Washington DC: A muscly fossil fireworm, discovered by scientists from the University of Bristol and the Natural History Museum, has been named Rollinschaeta myoplena in honour of punk musician and spoken word artist, Henry Rollins.
The fossil worm is a polychaete annelid, a marine relative of earthworms and leeches. Polychaetes are entirely soft bodied and thus seldom occur as fossils. When conditions are right, however, some remarkable and surprising details of such creatures can be preserved, as in the case of Rollinschaeta which is preserved mostly as three dimensional muscle tissue.
Luke Parry, one of the researchers who made the discovery, said that fossil muscle tissue is rare and usually not described in any detail by palaeontologists, but the discovery highlights that soft tissues preserved in fossils can offer details approaching what we can observe in living organisms. When choosing a name for the muscly beast, they decided to honour Henry Rollins, the legendary, muscular frontman of LA punk band Black Flag.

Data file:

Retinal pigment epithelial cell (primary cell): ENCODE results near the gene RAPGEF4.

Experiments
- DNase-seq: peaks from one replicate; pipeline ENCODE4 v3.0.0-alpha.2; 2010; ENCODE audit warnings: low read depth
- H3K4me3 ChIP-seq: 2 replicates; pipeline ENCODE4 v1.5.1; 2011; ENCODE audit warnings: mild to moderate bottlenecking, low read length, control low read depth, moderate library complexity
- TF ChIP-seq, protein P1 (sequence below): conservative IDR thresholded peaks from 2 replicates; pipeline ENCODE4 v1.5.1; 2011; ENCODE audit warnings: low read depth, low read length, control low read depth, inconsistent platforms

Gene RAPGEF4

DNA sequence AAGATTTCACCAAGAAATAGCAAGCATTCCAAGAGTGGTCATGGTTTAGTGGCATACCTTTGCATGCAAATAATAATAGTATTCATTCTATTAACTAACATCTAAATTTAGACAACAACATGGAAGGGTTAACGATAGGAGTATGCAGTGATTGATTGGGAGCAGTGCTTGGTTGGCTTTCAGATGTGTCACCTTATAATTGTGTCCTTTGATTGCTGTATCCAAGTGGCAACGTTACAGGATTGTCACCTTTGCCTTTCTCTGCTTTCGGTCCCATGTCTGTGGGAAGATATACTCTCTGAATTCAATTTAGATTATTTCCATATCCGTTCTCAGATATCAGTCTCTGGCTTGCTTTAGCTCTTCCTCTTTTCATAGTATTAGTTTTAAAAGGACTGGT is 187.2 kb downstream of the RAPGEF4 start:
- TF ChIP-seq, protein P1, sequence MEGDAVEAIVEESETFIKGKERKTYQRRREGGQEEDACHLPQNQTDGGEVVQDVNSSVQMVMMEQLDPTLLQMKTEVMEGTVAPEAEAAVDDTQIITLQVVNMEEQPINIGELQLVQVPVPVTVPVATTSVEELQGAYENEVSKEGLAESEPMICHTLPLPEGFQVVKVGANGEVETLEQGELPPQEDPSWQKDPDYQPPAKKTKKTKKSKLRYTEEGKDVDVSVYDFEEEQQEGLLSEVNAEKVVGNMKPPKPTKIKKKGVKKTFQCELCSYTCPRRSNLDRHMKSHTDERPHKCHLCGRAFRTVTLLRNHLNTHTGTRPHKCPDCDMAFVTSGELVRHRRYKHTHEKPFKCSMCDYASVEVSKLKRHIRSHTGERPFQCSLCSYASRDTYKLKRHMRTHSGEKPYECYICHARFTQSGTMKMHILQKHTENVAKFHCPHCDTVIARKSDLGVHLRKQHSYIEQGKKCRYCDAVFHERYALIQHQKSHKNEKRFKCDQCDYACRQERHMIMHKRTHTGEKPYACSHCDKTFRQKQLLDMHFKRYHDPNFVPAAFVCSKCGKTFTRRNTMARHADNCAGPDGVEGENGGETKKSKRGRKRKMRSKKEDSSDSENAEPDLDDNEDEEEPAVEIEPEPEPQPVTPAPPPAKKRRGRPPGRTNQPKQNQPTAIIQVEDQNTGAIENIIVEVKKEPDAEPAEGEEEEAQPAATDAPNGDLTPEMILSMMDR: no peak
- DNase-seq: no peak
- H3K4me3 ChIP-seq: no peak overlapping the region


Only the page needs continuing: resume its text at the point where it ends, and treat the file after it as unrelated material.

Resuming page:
The research is published in BMC Evolutionary Biology.